Was feeding centralised in Alhaji Bello’s house? Bida is the home of intricately embroidered brass and clay pots but I am yet to see one Bidda pot large enough to cook food for 400 people. Before someone says I have not seen many Bida pots, remember that we were together in the North Western State. The food distribution formula in Masaba’s house would amaze and puzzle Coca Cola’s distribution manager. In many universities’ management classes Coca Cola is held up as the classic product distributor. Its sales trucks are to be seen in every street corner, collecting empty crates from vendors and replacing them with bottles full of the fizzy drink. I however suspect that if Coca Cola’s distribution manager is assigned to distribute food in Alhaji Bello’s house, he might be at his wit’s end.
Most probably the feeding exercise was decentralised. When a Northern Nigerian compound grows too big or where it accommodates a loosely connected extended family, or where there exists strained relations among the wives in a nuclear family, the cooking pot is decentralised in order to reduce friction. Trouble is, where there are many different cooking pots in one large compound, some pots are bound to have richer ingredients than others and some cooks are certain to have more expertise than others. Children are not fools, young as they are; they quickly discover which food is tastier than others and they gravitate to that pot under the pretext of playing with the children of that particular wife. This adds more strain to inter-wife relations. Even in a modestly-sized Northern Nigerian household, the formula for distributing the family’s meal is an admixture of linear algebra, integral calculus and quadratic equations. A woman sharing the family’s food takes into consideration numerous factors such as age, status, body size, appetite, health and sickness, favour and disfavour as well as visitors and residents.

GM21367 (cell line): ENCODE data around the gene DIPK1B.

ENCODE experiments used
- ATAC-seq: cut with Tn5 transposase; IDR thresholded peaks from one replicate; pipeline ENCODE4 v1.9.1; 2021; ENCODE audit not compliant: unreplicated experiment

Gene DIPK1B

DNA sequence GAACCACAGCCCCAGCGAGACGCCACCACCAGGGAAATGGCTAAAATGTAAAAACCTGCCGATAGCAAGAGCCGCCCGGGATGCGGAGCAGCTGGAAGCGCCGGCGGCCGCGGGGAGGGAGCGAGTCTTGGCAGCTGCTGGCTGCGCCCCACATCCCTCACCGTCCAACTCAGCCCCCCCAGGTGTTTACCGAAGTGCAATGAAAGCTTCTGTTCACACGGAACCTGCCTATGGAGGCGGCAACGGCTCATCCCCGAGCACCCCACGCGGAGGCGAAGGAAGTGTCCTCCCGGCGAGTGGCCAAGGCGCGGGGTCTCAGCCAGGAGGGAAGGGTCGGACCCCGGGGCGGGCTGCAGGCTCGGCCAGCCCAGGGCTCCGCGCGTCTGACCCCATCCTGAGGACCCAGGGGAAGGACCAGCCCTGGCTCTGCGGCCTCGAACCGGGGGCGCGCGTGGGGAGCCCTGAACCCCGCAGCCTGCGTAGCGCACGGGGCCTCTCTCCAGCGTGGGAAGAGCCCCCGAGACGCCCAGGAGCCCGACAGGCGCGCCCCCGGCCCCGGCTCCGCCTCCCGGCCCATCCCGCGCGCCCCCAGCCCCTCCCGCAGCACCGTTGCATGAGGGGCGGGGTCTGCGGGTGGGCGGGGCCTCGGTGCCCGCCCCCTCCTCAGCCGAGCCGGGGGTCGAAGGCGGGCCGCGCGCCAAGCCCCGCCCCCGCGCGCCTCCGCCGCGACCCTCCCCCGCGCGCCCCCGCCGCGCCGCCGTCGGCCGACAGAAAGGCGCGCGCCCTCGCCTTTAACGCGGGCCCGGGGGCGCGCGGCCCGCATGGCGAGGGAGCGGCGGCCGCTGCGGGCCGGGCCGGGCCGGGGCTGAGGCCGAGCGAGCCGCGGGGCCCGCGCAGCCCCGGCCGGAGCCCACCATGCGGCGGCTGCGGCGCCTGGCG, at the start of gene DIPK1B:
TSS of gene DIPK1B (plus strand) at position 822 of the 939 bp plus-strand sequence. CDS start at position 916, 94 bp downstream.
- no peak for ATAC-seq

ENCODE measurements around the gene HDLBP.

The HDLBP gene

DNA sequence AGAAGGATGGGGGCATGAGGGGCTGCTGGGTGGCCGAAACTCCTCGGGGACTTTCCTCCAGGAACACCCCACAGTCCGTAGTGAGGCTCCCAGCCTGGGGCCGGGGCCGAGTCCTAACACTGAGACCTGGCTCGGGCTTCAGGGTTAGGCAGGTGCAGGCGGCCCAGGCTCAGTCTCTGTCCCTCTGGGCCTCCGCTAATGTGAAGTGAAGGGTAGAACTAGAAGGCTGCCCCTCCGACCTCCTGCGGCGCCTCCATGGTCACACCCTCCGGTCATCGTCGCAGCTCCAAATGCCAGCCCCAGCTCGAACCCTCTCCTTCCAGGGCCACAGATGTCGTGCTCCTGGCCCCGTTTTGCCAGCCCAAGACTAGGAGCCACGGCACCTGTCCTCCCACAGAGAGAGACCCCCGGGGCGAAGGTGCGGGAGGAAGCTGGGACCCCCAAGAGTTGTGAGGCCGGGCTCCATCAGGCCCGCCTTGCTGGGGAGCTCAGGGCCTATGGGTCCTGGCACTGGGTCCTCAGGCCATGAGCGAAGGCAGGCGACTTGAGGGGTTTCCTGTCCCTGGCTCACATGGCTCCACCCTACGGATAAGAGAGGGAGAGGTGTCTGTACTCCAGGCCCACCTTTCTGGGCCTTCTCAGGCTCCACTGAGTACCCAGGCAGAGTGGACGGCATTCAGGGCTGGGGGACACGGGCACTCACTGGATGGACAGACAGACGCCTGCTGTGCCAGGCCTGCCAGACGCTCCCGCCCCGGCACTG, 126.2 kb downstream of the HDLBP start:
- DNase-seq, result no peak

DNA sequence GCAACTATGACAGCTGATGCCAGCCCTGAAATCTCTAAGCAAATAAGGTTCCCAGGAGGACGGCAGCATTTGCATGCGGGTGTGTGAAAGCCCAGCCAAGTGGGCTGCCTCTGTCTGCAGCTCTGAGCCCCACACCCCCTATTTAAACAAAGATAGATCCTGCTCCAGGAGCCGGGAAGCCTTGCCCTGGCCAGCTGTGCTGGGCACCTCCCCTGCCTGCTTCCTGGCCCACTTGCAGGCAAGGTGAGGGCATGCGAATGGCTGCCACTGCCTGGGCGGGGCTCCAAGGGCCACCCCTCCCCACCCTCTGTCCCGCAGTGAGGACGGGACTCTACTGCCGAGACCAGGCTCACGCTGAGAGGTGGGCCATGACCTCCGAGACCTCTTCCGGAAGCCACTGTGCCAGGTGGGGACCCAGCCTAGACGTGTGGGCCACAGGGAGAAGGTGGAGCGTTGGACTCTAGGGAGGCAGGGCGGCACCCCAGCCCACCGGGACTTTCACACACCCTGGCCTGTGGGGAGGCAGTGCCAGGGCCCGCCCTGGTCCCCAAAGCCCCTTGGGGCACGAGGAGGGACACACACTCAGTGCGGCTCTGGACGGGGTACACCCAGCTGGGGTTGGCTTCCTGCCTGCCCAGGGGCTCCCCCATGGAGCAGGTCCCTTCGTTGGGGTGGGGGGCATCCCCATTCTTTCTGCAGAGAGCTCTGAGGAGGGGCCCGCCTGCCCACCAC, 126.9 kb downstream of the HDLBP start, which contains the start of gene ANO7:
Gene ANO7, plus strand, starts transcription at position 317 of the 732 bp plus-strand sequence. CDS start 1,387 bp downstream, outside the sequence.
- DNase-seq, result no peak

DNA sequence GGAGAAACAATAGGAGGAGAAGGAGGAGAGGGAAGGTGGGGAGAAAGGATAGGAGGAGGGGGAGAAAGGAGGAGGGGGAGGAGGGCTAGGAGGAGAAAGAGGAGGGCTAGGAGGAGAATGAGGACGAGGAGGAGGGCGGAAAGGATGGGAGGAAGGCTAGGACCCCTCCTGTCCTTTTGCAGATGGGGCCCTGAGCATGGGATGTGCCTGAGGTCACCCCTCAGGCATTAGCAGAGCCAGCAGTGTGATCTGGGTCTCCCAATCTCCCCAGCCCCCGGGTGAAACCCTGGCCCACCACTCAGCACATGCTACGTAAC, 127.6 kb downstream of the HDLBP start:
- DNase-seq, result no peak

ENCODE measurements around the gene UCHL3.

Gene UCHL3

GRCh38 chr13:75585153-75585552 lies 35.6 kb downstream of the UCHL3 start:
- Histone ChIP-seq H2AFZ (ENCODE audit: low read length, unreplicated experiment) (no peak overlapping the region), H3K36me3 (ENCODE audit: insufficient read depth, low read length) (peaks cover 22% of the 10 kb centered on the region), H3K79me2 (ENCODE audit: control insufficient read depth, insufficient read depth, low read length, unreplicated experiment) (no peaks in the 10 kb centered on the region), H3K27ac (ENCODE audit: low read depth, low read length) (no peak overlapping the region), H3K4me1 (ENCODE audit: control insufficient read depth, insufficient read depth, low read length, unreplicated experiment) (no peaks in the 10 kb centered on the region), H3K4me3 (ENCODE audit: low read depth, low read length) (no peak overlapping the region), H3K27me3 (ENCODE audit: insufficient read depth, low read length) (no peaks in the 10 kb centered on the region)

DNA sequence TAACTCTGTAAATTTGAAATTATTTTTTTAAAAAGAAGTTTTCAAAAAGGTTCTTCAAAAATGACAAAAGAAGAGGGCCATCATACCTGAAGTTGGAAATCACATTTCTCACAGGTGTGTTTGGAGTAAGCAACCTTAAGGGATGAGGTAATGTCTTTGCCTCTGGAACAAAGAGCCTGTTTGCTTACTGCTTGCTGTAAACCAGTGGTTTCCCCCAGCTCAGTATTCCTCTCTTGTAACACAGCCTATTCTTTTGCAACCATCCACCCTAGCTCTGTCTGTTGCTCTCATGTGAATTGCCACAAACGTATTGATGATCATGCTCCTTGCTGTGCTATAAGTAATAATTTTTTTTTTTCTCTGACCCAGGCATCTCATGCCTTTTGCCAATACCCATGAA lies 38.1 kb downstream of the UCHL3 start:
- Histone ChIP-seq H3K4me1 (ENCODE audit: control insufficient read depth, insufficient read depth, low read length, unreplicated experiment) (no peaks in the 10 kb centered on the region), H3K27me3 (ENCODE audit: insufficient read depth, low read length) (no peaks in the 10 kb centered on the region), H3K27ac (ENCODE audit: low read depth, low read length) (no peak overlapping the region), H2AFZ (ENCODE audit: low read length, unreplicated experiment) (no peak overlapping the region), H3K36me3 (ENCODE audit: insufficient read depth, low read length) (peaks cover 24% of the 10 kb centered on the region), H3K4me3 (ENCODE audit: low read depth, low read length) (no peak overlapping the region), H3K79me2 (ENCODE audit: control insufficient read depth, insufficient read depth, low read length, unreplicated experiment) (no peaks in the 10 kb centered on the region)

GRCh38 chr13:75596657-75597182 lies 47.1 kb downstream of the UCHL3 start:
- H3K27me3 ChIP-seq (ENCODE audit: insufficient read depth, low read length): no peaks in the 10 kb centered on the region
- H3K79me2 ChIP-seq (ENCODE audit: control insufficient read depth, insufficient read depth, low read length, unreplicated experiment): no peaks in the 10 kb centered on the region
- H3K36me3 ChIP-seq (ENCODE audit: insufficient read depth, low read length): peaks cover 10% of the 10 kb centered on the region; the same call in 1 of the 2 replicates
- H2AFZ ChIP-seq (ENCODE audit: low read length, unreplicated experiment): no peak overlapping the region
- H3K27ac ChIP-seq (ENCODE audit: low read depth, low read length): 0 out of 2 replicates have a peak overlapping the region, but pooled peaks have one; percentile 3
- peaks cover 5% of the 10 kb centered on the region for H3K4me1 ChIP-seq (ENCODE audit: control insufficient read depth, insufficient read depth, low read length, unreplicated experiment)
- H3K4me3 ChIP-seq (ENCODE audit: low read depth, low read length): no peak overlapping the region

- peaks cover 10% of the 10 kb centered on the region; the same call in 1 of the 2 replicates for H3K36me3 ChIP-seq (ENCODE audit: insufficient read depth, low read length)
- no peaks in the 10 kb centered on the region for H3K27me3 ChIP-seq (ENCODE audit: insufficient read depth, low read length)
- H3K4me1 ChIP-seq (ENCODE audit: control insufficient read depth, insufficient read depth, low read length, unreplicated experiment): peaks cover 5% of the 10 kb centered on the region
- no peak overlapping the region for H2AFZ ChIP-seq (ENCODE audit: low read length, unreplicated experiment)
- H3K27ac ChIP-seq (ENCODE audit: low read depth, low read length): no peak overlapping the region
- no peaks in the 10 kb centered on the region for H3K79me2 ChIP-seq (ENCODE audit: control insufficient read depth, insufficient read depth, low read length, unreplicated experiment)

The third vital socio-biological statistic of Masaba’s house was that he left behind 203 children. Phew. Former President Ibrahim Babangida lives not too far away in Minna; he was the one who decreed that Nigerian families should not have more than four children each. Maybe IBB was thinking of the cost of training children in Swiss schools but Masaba was thinking of helping hands on the farm. Before the white man spoiled African farmers by bringing in tractors and ploughs, farm productivity was directly proportional to the size of households.
During our primary school days, whenever the first rains of the year fell, the headmaster abruptly closed down the school so that all pupils would rush home and help their parents with the planting. Any farmer who had few or no children to help him with the planting was seriously pitied, in those days. Now, for a man like Alhaji Bello who was born around 1923, he must be thinking of those good old days and was striving very hard to ensure that his farms had enough helping hands. If Masaba also sent his children and grand children to school, Bida Local Education Authority must dedicate a school to this household. I am calling on the United Nations Population Fund to bestow a special medal of honour to “the other room” in Muhammadu Bello Masaba’s house.
Editor’s Note: This article was initially published by DAILY TRUST Newspaper and titled ’93 years, 130 wives, 203 kids’.